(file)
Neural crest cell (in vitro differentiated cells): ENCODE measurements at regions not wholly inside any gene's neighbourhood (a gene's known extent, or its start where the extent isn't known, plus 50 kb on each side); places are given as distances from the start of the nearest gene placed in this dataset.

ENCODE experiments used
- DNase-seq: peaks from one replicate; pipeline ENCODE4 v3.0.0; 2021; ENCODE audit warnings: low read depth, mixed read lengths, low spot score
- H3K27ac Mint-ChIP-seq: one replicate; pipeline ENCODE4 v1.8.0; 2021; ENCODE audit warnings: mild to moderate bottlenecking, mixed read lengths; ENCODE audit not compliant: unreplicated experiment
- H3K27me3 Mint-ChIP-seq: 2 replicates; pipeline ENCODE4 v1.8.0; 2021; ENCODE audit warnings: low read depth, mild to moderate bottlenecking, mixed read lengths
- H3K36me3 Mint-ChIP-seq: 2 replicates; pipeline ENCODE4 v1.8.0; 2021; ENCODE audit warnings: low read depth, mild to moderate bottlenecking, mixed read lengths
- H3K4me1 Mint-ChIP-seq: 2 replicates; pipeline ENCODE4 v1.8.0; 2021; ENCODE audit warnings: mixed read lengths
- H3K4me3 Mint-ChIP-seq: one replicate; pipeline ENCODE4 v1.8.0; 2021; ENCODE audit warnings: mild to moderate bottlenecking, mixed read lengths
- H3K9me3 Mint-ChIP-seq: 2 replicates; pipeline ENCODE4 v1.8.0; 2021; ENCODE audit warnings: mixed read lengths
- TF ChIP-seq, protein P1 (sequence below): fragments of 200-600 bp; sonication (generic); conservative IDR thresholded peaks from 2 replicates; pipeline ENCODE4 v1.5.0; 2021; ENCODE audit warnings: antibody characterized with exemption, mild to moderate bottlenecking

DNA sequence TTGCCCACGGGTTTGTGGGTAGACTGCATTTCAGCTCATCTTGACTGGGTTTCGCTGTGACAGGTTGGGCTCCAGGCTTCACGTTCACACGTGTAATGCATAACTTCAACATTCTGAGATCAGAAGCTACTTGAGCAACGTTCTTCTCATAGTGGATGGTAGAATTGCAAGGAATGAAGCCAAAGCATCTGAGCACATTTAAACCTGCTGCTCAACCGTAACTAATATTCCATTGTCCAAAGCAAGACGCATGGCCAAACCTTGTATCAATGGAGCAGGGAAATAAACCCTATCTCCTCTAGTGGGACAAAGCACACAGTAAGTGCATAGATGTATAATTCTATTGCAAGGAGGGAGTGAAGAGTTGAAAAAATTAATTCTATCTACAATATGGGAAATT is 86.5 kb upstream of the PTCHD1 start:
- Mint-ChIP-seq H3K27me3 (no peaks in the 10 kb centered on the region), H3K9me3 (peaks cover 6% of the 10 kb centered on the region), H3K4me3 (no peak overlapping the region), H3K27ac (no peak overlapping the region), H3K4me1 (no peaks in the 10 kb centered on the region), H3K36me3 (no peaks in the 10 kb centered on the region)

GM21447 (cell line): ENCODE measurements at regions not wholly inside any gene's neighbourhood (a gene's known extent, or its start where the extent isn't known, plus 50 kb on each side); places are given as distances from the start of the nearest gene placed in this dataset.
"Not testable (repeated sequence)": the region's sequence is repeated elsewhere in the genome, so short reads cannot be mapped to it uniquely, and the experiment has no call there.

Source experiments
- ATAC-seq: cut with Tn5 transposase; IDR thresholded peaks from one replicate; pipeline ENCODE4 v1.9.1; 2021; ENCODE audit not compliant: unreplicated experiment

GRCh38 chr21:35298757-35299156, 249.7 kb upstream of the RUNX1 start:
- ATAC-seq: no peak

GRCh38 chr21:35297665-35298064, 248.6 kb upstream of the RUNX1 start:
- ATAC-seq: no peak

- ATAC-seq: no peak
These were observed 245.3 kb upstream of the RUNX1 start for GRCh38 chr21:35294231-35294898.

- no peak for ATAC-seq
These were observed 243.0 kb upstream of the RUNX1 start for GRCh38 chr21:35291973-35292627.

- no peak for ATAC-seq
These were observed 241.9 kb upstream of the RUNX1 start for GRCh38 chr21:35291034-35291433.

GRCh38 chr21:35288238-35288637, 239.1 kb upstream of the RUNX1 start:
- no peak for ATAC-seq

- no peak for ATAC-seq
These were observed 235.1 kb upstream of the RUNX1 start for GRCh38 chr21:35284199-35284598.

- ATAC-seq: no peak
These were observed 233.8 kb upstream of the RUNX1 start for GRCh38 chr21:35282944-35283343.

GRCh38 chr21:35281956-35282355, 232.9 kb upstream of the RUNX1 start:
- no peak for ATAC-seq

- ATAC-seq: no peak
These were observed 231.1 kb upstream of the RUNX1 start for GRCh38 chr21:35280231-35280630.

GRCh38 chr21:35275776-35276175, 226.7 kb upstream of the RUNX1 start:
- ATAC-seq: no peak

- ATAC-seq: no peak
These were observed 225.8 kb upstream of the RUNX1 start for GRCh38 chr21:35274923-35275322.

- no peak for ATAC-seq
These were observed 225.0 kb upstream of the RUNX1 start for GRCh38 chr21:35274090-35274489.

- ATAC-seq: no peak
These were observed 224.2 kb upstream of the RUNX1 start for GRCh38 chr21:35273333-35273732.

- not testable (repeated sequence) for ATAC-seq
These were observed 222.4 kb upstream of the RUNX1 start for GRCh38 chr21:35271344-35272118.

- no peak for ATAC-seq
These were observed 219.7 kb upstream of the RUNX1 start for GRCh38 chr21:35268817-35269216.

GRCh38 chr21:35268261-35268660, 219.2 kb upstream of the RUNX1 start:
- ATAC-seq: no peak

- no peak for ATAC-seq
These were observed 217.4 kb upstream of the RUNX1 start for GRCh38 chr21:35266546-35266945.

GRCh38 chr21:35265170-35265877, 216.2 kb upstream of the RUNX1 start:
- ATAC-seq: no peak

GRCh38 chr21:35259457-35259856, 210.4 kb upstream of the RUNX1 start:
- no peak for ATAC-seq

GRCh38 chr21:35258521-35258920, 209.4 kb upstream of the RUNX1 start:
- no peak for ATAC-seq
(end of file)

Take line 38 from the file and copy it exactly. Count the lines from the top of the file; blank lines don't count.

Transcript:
- ATAC-seq: no peak